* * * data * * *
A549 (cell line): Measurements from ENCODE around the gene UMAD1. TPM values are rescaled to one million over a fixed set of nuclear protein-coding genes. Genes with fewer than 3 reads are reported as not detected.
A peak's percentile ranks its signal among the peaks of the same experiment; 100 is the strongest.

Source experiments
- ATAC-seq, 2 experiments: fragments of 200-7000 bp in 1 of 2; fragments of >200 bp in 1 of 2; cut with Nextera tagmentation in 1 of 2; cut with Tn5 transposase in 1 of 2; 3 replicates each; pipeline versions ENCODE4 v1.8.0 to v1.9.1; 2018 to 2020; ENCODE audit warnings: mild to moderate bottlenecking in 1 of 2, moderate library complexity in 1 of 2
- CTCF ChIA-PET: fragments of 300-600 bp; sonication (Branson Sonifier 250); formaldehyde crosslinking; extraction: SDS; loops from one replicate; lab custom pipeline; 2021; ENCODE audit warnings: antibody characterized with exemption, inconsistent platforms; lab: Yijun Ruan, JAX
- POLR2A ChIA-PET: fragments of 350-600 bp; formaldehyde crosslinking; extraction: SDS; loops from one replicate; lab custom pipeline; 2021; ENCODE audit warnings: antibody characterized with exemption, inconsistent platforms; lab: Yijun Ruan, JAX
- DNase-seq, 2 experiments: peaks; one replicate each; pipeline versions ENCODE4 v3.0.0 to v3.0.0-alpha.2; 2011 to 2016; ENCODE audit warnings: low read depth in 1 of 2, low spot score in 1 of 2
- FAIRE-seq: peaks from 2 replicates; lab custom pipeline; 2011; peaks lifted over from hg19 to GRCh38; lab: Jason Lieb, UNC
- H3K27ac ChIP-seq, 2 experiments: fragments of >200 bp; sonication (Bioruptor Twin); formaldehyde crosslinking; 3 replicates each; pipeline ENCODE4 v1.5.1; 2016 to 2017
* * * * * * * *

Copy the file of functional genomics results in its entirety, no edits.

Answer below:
A549 (cell line): Measurements from ENCODE around the gene UMAD1. TPM values are rescaled to one million over a fixed set of nuclear protein-coding genes. Genes with fewer than 3 reads are reported as not detected.
A peak's percentile ranks its signal among the peaks of the same experiment; 100 is the strongest.

Source experiments
- ATAC-seq, 2 experiments: fragments of 200-7000 bp in 1 of 2; fragments of >200 bp in 1 of 2; cut with Nextera tagmentation in 1 of 2; cut with Tn5 transposase in 1 of 2; 3 replicates each; pipeline versions ENCODE4 v1.8.0 to v1.9.1; 2018 to 2020; ENCODE audit warnings: mild to moderate bottlenecking in 1 of 2, moderate library complexity in 1 of 2
- CTCF ChIA-PET: fragments of 300-600 bp; sonication (Branson Sonifier 250); formaldehyde crosslinking; extraction: SDS; loops from one replicate; lab custom pipeline; 2021; ENCODE audit warnings: antibody characterized with exemption, inconsistent platforms; lab: Yijun Ruan, JAX
- POLR2A ChIA-PET: fragments of 350-600 bp; formaldehyde crosslinking; extraction: SDS; loops from one replicate; lab custom pipeline; 2021; ENCODE audit warnings: antibody characterized with exemption, inconsistent platforms; lab: Yijun Ruan, JAX
- DNase-seq, 2 experiments: peaks; one replicate each; pipeline versions ENCODE4 v3.0.0 to v3.0.0-alpha.2; 2011 to 2016; ENCODE audit warnings: low read depth in 1 of 2, low spot score in 1 of 2
- FAIRE-seq: peaks from 2 replicates; lab custom pipeline; 2011; peaks lifted over from hg19 to GRCh38; lab: Jason Lieb, UNC
- H3K27ac ChIP-seq, 2 experiments: fragments of >200 bp; sonication (Bioruptor Twin); formaldehyde crosslinking; 3 replicates each; pipeline ENCODE4 v1.5.1; 2016 to 2017